Unlimited Possibilities

By John Lumbard, CFA.

In 1972 the Club of Rome, a global think tank formed by “scientists, economists, heads of state, UN bureaucrats, high-level politicians and government officials” caused an international sensation with the publication of The Limits to Growth, which predicted that population growth and economic growth would exhaust all the world’s resources and overwhelm our ability to dispose of waste and pollution.

That was more than 40 years ago, and it hasn’t happened. And in that time we’ve seen any number of scares (“we’re running out of oil, water, copper, food, arable land, rare earths . . . ”) that also failed to come true.  When whale oil became scarce we discovered oil that was literally seeping out of the ground;  and as demand grew, prices rose enough to justify drilling deeper, on land and in the sea, wringing oil out of rocks that once seemed unyielding.

The textbook you used in Economics 101 told you exactly what would happen to the supply and demand for oil and natural gas. The price of natural gas soared in 2005, kicking off a new round of experimentation in our massive shale reserves.  Oil prices spiked to $135 in 2008;  and in response our gasoline consumption declined sharply.  Oil production began to soar.

The food shortages of the 1800s gave way to an endless string of achievements in mechanization, fertilizer, breeding, and other techniques that spectacularly increased both yield per acre and yield per worker. Densely-populated Europe recently surpassed the U.S. to become the world’s largest agricultural exporter—although a glut of American wheat and corn could change that in a hurry.  Water?  The world used half as much water in 2000 as experts had predicted in the 1960s and 1970s.  Scarcity caused farmers to use water more efficiently, and now we can look forward to desalinization.  44% of the world’s population lives within 150 km. of the sea.

Even the threat of population growth has faded. A quick look at the table provided by the World Bank shows that there are fewer nations with 3%-plus population growth than there are whose populations are actually shrinking.  Many developed countries are worried that they won’t have enough workers, savings, or tax revenue to care for the elderly of the future.

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“Almost every global environmental scare of the past half century proved exaggerated, including the population “bomb,” pesticides, acid rain, the ozone hole, falling sperm counts, genetically engineered crops and killer bees. In every case, institutional scientists gained a lot of funding from the scare and then quietly converged on the view that the problem was much more moderate than the extreme voices had argued.”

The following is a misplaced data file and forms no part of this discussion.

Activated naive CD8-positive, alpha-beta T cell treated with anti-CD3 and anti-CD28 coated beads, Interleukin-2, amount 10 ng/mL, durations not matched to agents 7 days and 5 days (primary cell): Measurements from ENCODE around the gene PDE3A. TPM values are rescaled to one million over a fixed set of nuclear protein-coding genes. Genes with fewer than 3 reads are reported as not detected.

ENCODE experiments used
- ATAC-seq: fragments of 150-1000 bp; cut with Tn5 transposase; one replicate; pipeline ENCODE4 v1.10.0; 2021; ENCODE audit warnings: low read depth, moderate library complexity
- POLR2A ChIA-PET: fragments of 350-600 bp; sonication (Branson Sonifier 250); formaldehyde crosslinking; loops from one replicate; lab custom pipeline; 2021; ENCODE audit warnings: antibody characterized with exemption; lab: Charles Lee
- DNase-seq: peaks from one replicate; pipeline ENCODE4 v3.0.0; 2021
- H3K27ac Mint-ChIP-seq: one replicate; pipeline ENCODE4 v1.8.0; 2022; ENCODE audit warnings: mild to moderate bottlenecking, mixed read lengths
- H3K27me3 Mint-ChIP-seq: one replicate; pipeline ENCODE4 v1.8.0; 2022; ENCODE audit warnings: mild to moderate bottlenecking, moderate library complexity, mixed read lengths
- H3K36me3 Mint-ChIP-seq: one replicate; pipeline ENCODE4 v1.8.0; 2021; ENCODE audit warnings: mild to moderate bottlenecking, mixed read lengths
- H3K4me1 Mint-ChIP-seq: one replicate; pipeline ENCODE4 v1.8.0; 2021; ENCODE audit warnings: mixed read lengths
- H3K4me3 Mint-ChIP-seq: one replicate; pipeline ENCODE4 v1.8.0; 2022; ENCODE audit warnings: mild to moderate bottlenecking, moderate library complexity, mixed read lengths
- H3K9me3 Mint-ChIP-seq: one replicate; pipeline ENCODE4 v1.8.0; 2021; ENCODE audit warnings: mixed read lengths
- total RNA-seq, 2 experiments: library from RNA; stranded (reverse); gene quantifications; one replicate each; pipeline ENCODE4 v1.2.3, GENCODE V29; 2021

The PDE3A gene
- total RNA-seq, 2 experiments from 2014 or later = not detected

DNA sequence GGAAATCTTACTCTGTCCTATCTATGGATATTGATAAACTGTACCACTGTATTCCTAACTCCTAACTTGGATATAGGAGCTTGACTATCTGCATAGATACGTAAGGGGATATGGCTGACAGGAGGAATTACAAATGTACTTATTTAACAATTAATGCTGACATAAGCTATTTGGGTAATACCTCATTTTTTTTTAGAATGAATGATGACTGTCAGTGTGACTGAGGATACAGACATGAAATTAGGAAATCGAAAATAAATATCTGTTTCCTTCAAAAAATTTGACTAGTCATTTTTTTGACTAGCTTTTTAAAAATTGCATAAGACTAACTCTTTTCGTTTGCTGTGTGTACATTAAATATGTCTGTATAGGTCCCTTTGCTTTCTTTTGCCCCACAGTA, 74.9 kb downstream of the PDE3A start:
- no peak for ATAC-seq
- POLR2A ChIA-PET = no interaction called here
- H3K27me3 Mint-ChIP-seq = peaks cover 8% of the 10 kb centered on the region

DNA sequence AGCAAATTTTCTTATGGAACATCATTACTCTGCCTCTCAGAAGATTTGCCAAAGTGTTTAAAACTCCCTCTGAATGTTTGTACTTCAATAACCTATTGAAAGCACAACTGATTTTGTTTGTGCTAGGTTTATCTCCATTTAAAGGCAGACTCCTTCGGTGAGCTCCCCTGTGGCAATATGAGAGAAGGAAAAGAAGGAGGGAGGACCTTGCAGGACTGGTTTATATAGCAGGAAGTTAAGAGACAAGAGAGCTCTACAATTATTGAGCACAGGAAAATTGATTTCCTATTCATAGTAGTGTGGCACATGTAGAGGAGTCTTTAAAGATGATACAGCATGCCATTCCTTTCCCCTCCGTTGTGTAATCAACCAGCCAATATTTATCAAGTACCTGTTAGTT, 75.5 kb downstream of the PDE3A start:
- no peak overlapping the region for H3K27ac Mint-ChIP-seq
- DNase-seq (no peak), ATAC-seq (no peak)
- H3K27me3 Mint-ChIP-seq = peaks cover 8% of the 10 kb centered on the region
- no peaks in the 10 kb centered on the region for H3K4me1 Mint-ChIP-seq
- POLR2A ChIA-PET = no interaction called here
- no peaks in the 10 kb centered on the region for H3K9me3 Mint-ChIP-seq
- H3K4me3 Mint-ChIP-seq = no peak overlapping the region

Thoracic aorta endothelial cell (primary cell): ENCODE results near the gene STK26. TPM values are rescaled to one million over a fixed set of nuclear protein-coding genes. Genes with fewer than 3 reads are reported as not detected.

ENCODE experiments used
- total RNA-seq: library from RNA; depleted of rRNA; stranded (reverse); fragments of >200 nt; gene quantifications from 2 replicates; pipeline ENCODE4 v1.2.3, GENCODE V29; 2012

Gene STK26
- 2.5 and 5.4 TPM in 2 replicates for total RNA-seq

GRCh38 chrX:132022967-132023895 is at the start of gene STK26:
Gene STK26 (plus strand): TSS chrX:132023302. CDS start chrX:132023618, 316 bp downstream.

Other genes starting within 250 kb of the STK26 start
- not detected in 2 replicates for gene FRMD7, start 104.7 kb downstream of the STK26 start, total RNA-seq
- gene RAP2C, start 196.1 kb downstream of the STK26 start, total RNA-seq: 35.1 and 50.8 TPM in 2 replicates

— Matt Ridley, a member of the British House of Lords, and author of The Rational Optimist

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Yes, there’s plenty to worry about in the world. Terrorism is growing in Iraq and Syria, and there’s trouble in Ukraine (and in “the Ukraine”, which still sounds better to our ears).  China’s territorial disputes with Japan and Vietnam have been sharpened by a massive buildup of naval forces across the region.  Many of Europe’s economies are in trouble again (“Italy, the third-largest Eurozone economy, has returned to recession and remains saddled with a debt equal to 136 percent of GDP” says ­The NY Times).

The U.S. economy is just fine, thank you.

The Goldilocks Economy

We still believe that this economic cycle will last another two years, and probably three. There’s little inflation, despite the soon-to-end binge of money-printing, and little reckless lending or borrowing.  We don’t have too many homes, cars, or factories, so there’s more building ahead.  The oil and gas boom is quietly filling the pockets of dirt-poor farmers and ranchers, and causing a boom in infrastructure and in industries that benefit from low gas prices.  Anybody who heats a home or office with natural gas has extra cash to spend on cars, boats, and granite countertops.

Stocks are still cheap. It’s still easy to find good companies that sell at 12 times their earnings.  That’s an “earnings yield” of more than 8%, at a time when U.S. Treasury bonds sell at 3% or less.  The dividend yield on the S&P 500 is still almost 2%!  We’re not giving up our suggestion that this long bull market—from 2009 to 2016, or even longer—might eventually become a bubble.

 

 

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